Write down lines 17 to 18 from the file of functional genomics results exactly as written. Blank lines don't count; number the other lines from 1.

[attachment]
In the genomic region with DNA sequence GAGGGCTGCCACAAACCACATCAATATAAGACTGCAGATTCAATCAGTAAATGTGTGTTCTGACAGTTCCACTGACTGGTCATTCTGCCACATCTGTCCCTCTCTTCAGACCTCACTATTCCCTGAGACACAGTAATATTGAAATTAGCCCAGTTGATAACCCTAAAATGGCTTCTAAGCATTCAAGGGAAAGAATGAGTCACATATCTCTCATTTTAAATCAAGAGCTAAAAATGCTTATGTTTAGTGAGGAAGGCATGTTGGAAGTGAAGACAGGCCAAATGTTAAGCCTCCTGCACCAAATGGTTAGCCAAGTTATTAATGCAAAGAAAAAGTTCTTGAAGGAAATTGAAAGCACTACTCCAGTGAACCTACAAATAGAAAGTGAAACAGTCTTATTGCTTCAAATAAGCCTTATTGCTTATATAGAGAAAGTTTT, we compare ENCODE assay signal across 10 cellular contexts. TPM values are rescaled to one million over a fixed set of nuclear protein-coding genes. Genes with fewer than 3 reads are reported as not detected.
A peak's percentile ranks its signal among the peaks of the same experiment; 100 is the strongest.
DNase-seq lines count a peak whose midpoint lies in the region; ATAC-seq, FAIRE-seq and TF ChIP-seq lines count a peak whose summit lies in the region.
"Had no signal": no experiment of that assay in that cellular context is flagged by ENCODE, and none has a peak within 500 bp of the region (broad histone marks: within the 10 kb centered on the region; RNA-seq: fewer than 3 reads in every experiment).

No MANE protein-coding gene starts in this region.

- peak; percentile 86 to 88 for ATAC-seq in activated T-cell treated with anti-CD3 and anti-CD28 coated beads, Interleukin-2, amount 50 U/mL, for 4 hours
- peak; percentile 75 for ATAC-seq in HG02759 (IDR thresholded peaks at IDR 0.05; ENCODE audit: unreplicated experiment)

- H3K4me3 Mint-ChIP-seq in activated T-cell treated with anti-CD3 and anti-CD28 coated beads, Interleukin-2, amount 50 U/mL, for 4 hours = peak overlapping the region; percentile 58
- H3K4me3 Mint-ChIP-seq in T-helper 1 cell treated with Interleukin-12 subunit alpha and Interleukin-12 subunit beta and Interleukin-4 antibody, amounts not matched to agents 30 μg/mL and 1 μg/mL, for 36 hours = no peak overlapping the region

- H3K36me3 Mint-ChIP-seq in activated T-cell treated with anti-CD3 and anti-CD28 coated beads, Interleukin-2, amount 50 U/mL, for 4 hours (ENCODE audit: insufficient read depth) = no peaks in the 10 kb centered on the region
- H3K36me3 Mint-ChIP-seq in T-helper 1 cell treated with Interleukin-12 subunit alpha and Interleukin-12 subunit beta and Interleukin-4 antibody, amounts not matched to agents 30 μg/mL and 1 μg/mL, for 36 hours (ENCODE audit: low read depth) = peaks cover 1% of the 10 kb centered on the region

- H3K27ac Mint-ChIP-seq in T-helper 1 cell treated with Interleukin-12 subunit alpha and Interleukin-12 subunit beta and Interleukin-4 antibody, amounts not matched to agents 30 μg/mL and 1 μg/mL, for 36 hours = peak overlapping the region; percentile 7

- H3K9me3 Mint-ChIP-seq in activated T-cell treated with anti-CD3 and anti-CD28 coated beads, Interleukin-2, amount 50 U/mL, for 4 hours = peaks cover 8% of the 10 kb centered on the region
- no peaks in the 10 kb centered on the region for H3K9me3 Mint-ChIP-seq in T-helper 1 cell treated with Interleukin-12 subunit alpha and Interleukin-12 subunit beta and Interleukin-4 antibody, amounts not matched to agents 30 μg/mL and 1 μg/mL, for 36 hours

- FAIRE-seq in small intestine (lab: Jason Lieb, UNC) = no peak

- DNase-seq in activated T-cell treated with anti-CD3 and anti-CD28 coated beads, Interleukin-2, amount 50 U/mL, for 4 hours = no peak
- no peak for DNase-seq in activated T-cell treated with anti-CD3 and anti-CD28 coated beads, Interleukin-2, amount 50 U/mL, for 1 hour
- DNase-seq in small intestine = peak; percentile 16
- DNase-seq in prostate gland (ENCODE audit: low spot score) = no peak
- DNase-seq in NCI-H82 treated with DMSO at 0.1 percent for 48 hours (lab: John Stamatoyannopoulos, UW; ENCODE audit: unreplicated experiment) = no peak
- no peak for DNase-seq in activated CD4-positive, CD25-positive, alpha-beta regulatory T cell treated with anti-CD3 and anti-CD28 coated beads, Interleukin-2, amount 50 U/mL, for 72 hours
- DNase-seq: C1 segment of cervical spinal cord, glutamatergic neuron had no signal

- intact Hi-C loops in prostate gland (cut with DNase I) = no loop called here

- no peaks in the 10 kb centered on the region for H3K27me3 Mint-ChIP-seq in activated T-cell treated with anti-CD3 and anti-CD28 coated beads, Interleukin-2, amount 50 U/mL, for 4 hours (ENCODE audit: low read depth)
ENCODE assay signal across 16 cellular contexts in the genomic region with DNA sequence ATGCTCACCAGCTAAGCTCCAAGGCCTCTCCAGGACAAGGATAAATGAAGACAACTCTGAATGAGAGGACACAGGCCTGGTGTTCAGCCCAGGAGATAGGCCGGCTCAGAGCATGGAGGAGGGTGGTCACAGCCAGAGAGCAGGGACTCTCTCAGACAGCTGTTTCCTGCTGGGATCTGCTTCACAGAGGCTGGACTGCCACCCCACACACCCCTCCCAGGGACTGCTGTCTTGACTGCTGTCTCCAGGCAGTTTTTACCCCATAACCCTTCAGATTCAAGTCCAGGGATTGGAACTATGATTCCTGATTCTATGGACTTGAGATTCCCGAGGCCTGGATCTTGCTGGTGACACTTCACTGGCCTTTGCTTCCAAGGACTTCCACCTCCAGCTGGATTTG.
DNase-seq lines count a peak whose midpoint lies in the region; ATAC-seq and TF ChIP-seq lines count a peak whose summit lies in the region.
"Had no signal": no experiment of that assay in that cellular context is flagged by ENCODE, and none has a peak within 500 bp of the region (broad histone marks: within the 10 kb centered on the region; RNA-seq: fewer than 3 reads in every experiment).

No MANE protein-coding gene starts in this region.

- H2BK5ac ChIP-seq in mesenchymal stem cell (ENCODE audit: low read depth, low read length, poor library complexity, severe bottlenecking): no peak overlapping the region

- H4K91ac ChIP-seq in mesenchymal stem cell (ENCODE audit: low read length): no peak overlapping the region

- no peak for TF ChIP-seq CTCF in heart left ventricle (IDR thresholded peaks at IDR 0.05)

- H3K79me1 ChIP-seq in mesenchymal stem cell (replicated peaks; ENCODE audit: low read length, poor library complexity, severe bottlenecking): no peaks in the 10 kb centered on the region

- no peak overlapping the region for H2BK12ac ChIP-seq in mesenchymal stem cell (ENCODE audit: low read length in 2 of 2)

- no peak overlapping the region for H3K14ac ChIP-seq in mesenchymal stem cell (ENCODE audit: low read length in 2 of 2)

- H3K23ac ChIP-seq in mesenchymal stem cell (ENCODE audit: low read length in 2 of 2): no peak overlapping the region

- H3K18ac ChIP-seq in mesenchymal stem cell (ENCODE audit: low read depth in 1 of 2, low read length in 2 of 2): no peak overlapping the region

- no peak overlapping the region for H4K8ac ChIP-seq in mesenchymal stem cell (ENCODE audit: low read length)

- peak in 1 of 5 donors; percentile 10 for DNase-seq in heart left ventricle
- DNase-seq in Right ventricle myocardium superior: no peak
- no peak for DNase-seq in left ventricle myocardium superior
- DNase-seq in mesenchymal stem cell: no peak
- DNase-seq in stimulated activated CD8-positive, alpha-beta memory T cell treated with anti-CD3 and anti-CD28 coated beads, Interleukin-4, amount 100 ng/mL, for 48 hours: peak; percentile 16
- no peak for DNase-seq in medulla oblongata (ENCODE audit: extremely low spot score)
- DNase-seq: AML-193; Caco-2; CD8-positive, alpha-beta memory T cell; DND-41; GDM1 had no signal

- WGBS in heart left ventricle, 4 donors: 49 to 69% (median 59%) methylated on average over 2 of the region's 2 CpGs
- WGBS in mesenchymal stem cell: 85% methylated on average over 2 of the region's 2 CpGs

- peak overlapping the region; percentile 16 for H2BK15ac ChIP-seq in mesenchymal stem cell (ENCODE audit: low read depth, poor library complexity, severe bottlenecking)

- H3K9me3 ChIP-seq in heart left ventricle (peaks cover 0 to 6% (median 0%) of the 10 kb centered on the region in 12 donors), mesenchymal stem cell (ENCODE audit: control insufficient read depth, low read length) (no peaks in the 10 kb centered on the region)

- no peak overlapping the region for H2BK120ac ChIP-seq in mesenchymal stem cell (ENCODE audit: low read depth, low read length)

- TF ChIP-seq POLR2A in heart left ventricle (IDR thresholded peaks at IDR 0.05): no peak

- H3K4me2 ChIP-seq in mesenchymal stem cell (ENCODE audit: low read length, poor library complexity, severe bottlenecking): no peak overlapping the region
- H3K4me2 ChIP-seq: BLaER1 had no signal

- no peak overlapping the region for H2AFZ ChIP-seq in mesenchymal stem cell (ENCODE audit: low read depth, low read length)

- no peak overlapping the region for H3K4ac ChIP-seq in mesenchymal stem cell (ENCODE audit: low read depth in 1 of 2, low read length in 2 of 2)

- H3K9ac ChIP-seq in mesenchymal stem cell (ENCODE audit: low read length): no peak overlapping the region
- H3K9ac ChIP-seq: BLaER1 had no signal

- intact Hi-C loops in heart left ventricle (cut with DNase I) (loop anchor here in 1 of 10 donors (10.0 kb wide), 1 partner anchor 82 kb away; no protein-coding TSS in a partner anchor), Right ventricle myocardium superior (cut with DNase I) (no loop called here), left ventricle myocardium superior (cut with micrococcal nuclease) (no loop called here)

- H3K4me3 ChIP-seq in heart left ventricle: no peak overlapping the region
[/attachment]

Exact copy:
- no peak for DNase-seq in activated T-cell treated with anti-CD3 and anti-CD28 coated beads, Interleukin-2, amount 50 U/mL, for 1 hour
- DNase-seq in small intestine = peak; percentile 16